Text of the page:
The KISS principle says it all – Keep It Simple, Stupid. Jargon, way too much detail, going off on a tangent, and even just talking for too long will turn a viewer off. They don’t want to know the ins and outs of each process, and they likely won’t retain it if you tell them. Imagine you’re explaining it to a friend, or even a child. As Einstein said, “If you can’t explain it to a six year old, you don’t understand it yourself.”


Most viewers simply don’t want to watch a 5 minute explainer when they know they can find out the same information in 90 seconds. There are exceptions to this though and this is where knowing your audience is incredibly important.


For maximum ROI and engagement, keep it short and concise. 60-90 seconds is the sweet spot, with engagement rapidly declining after the 2 minute mark. Ideally, you need to engage your audience within the first 30 seconds, making it clear what your message is and why they’ll benefit from watching it. Doubling down on this approach, it’s even better to try and hook your audience within the first 5-10 seconds to keep them engaged.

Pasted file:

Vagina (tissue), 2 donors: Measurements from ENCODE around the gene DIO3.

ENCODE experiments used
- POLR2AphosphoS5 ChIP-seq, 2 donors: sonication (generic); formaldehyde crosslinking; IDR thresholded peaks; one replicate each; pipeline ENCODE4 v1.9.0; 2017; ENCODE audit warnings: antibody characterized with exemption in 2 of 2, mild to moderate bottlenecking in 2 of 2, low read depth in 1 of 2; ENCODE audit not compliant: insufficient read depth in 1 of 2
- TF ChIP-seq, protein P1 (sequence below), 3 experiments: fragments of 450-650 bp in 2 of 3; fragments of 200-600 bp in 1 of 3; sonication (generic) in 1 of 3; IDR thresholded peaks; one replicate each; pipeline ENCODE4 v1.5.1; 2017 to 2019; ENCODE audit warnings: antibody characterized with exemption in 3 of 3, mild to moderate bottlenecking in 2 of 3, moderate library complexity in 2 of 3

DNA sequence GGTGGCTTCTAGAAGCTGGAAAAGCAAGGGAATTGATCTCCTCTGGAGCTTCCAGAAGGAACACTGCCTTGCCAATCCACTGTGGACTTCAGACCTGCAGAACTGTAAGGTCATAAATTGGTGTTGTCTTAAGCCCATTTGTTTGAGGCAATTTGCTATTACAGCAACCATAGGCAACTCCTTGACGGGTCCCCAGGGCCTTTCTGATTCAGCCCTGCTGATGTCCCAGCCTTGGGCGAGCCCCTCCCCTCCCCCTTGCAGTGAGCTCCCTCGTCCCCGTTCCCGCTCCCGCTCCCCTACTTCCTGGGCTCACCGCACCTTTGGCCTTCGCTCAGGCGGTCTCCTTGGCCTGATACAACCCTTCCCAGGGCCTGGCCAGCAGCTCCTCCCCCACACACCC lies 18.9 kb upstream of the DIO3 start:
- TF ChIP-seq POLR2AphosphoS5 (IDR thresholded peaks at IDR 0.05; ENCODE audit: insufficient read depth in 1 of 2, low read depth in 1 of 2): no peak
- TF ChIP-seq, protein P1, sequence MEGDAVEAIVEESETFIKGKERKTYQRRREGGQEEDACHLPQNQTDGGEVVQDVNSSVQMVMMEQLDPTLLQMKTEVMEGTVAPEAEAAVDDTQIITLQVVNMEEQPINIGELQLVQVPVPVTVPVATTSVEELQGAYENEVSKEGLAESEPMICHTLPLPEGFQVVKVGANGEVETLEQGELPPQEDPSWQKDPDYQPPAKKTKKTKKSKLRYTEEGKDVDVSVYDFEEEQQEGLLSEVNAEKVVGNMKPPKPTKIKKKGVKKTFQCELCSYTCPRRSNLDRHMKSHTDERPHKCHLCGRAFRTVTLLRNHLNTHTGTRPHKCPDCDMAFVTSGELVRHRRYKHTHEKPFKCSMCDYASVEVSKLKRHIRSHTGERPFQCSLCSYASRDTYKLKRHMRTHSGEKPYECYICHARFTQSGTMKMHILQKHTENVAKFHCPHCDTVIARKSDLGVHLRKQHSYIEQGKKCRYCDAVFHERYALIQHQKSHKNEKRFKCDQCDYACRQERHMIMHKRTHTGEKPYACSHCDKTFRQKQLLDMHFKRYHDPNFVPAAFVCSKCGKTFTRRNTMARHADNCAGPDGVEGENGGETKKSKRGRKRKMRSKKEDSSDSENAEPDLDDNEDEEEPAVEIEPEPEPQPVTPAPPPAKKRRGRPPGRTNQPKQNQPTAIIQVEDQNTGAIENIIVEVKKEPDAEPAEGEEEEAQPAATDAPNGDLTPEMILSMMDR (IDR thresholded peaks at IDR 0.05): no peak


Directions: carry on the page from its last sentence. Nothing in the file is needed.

To summarise.

Overall, one thing is clear: you should start every project with a script and really take the time to perfect it before moving onto the next stage of the process. It’s far more efficient to iron out any issues early on compared to when production has started. It also gives you a chance to focus on the core concept and the audience before moving onto the style. The look of the animation will be informed by the script, which is another reason to focus on getting it right.


If you have any questions or would like to discuss a project then please get in touch with us. Our talented team would be more than happy to take a look at your script or chat through developing one in collaboration with us.